Page last updated at 08:00 GMT, Sunday, 3 January 2010

Profile: Al-Qaeda in the Arabian Peninsula

From left: Hurayrah Qasim al-Raymi, Said al-Shihri, Nasser al-Wuhayshi and Mohammed al-Awfi (January 2009)
Al-Qaeda in the Arabian Peninsula has promised "total war on all crusaders"

Al-Qaeda in the Arabian Peninsula (AQAP) was formed in January 2009 by a merger between two regional offshoots of the international Islamist militant network in neighbouring Yemen and Saudi Arabia.

Led by a former aide to Osama Bin Laden , the group has vowed to attack oil facilities, foreigners and security forces as it seeks to topple the Saudi monarchy and Yemeni government, and establish an Islamic caliphate.

It has claimed responsibility for a number of attacks in the two countries over the past 12 months, and has been blamed by President Barack Obama for attempting to blow up a US passenger jet as it flew into Detroit on Christmas Day.

A Nigerian man charged in relation to the incident, Umar Farouk Abdulmutallab , has allegedly told investigators that AQAP operatives trained him in Yemen, equipped him with a powerful explosive device and told him what to do.

He also warned there were others like him who would strike soon.


Al-Qaeda in the Arabian Peninsula first came to prominence in Saudi Arabia in May 2003, when it claimed responsibility for simultaneous suicide bombing attacks on three Western housing compounds in Riyadh , which left 29 dead.

Aftermath of attack on Muhayyah residential compound (2003)
The Saudi branch of al-Qaeda targeted residential compounds in Riyadh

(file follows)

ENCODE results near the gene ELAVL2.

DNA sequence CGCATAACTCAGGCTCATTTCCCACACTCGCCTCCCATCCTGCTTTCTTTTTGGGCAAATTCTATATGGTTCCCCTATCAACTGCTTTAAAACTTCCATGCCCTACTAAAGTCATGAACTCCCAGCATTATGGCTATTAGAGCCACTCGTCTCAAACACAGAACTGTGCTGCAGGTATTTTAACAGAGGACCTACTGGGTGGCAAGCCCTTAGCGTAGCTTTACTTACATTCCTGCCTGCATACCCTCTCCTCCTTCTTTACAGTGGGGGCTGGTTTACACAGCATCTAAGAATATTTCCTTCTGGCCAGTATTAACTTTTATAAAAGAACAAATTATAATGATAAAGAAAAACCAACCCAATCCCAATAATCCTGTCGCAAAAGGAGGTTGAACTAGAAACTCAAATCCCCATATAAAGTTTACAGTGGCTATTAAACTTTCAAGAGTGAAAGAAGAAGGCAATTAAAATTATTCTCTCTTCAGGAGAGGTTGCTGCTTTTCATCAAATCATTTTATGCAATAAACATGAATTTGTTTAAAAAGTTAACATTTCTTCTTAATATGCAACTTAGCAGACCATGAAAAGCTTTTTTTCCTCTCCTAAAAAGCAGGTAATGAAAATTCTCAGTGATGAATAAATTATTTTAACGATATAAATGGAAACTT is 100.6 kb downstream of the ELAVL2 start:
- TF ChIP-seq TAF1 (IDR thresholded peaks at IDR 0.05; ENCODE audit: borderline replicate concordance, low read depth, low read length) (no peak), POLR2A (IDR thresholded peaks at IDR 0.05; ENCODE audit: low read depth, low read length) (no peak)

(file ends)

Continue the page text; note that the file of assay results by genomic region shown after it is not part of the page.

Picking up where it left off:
Despite a subsequent crackdown on Islamist militants and radicals by the Saudi security forces, the group was able to mount an attack on the Muhayyah residential compound in the capital that November, killing 17 people.

In 2004, it suffered a major blow when its leader, Khaled Ali Hajj - a Yemeni and former bodyguard of Bin Laden - was ambushed and killed by Saudi troops.

However, the group soon recovered under the guidance of a veteran Saudi militant, Abdul Aziz al-Muqrin , and launched a series of spectacular attacks.

On 1 May 2004, militants shot dead five Western workers at a petrochemical complex in the north-western Red Sea city of Yanbu. On 29 May, more than 20 foreign and Saudi nationals were killed in attacks on three sites in the city of al-Khobar, increasing fears of political instability and pushing up global oil prices.

The following month, members of AQAP abducted and beheaded a 49-year old American aerospace worker named Paul Johnson .